The third came in our devotional time today. There is a boy near the clinic that used to be part of the Milk Project. They had to ask him to leave because of very disruptive hyperactivity, probably as a cry for attention due to family problems. His uncle had abused him. This complicated situation started several years ago. Now he is eight years old. Via the clinic we heard that he was on his way to practice soccer and was caught on the road and raped. He spent several days in the hospital. Darwin was lamenting the situation in total, and that he was not in the Milk Project.
We are working to see if he can be part of the Milk Project again (as long as he can behave...we do not have the staff to be able to handle him one on one) but obviously, as great as the project is, and all that Maria does to be available to the kids, to hear their many and vast problems and dry their tears on a regular basis, this is something beyond what we can really handle. We also know that the government is looking for him and his mother, to potentially remove him from her care. And with the government child protective services in disarray recently (the former organization was simply dissolved) that casts another pall on the situation that was already bad before (I have talked with women that have come out of government homes that have said they would recommend leaving children in bad situations at home rather than going to that even worse situation.)
I had to sit in the devotion hearing the questions...and I had no good answers. We can (and now have in this case) reach out to ministries that handle more those types of cases and have homes to remove such boys from such situations for advice or potential involvement, but it is not so easy even then...perhaps harder. Dr. Darwin said this morning, in despair and sorrow for this boy whose name I am omitting on purpose, "what are we going to do for him?" He comes to the clinic to talk with the staff because...he has no where else to go, with whom he can share or feels trust. And as he figuratively looks to me to answer that question...I feel like I am holding the proverbial water pistol, sheepishly looking around feeling apologetic for my presence as obviously someone else would have an actual answer, or some kind of great fire extinguisher.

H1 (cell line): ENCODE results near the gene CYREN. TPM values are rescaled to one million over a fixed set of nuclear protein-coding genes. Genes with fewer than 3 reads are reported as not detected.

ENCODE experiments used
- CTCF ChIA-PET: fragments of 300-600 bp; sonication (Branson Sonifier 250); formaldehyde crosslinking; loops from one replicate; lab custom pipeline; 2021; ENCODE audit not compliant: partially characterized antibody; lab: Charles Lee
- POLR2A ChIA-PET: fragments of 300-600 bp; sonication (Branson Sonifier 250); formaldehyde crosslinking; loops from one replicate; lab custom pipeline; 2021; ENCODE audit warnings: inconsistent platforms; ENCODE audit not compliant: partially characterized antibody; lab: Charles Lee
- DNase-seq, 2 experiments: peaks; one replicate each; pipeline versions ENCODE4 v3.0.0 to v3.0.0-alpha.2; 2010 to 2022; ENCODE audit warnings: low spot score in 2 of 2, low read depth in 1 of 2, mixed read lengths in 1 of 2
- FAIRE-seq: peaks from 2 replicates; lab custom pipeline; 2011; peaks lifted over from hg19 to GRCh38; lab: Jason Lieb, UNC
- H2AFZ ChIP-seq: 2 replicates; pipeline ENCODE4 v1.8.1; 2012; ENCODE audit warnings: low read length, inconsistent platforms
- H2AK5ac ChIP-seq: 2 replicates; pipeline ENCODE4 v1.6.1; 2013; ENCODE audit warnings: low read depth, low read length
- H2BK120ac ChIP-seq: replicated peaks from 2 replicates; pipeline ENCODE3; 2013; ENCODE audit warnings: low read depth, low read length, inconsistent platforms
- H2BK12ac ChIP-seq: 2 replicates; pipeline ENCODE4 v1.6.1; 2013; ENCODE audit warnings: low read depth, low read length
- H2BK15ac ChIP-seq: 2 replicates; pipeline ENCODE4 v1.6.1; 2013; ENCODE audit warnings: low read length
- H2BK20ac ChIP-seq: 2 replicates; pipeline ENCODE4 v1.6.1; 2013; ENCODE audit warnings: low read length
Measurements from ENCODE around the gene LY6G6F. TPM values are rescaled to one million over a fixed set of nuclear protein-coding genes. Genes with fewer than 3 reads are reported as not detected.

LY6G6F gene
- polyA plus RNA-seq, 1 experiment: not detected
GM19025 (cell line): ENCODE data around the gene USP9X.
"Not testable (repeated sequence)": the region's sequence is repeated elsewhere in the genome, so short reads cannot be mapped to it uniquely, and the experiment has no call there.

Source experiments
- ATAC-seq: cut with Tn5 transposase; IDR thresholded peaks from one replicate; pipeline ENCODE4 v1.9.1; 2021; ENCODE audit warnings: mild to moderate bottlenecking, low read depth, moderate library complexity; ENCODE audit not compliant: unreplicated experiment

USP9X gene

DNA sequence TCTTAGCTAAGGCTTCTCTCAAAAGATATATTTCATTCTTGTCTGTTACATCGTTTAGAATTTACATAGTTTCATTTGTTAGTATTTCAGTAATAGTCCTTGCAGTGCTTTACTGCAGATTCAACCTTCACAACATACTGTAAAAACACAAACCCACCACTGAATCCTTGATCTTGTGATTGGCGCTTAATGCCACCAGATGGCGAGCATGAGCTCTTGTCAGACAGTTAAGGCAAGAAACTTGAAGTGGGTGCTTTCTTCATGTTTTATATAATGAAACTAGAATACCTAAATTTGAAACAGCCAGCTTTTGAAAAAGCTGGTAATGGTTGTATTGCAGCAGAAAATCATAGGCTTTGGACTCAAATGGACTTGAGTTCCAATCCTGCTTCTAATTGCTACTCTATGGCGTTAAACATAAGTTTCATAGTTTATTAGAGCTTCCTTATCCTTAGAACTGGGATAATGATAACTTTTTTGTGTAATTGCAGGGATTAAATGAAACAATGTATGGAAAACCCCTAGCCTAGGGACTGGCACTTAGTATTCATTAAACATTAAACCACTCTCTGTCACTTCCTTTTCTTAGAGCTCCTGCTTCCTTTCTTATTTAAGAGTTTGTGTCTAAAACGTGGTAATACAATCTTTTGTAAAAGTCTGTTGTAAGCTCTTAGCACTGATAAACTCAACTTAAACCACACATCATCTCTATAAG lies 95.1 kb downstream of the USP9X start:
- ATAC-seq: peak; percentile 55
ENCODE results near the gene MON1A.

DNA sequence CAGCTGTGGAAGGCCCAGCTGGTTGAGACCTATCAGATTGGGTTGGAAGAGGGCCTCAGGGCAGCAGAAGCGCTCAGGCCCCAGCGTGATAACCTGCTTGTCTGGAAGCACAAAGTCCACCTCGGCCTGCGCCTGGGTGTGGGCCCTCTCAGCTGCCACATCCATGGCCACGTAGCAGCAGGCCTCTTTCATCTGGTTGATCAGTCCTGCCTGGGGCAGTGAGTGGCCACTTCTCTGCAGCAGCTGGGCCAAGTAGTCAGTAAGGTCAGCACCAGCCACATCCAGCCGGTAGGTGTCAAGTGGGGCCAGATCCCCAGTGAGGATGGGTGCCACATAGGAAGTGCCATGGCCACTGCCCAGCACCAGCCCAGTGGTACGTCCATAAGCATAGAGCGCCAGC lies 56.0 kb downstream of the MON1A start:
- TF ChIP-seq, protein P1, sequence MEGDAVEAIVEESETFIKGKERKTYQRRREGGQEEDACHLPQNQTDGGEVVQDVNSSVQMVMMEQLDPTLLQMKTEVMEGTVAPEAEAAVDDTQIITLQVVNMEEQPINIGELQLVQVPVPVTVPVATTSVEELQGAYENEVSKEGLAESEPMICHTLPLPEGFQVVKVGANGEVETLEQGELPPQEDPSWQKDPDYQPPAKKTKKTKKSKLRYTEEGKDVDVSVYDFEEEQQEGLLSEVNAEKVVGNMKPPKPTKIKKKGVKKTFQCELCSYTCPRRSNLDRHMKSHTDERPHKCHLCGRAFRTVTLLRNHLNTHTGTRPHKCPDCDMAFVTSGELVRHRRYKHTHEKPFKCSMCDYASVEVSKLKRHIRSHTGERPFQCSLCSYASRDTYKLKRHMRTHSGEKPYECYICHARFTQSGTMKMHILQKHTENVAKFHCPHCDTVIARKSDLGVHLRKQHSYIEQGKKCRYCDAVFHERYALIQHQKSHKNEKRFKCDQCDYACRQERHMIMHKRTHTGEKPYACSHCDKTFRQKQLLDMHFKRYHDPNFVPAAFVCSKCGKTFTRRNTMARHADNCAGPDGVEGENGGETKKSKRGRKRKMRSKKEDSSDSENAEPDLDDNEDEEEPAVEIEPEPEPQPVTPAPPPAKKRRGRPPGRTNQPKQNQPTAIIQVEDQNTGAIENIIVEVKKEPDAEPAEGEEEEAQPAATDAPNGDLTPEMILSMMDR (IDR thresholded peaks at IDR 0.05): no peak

That makes me mad. It makes me cry. It makes me think...what if that were my child? It makes me want to yell to God "THAT'S NOT RIGHT!" "THAT'S NOT FAIR!" Logical me steps in and says...do you really want what is fair? Of course it is not right...this is a broken world...
Ugh. I feel ugly, small, and worthless, lacking in intelligence and just simply not up to the task. Again, on a logical level...I know that is absolutely all correct. That the problems, solutions, and everything in between are in fact quite God sized, and that does not change no matter where you are, and that it is all precisely there to remind me that we are in fact dependent on God.
The problem is that while God in fact has already won victory over Satan in Christ, that ultimately He is the fire extinguisher, sometimes all I can see, in my pettiness, my limited perspective timing... is myself, standing with a water pistol, and the flames raging. What selfish ego, what deluded short sightedness, what gaul.
I have no pretty bow with which to tie this post up, not that I despair to the point of no hope, I do know in me where true hope resides ultimately...this is just an honest sharing of my inner struggle, or at least three of the struggles of today. I simply wonder if this is what Charles Schultz had in mind when he had his most famous character utter the words...good grief.